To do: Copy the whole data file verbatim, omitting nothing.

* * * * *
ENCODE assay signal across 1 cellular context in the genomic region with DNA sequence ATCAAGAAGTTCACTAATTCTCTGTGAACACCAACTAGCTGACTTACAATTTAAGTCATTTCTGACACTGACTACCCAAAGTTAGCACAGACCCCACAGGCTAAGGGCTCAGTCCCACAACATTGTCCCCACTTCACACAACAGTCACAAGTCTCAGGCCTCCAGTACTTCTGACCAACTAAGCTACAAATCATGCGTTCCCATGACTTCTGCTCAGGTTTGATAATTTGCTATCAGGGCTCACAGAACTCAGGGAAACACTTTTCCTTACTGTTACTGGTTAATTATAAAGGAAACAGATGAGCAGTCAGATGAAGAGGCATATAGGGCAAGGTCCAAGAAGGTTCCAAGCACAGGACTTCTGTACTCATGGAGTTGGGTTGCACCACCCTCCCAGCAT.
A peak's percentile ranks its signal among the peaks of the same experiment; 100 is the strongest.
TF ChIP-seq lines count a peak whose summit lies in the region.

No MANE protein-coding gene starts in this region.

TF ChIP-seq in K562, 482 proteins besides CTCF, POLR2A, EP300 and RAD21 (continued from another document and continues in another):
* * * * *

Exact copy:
ENCODE assay signal across 1 cellular context in the genomic region with DNA sequence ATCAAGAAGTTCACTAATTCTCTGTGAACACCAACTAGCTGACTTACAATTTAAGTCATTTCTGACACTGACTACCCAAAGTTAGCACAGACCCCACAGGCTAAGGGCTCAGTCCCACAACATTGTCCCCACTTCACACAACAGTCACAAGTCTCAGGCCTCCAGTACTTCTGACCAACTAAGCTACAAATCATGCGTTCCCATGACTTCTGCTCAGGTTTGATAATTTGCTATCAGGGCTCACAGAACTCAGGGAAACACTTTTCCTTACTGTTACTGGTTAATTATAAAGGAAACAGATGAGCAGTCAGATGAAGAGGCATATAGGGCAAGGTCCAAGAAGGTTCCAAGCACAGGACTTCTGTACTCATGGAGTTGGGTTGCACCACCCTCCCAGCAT.
A peak's percentile ranks its signal among the peaks of the same experiment; 100 is the strongest.
TF ChIP-seq lines count a peak whose summit lies in the region.

No MANE protein-coding gene starts in this region.

TF ChIP-seq in K562, 482 proteins besides CTCF, POLR2A, EP300 and RAD21 (continued from another document and continues in another):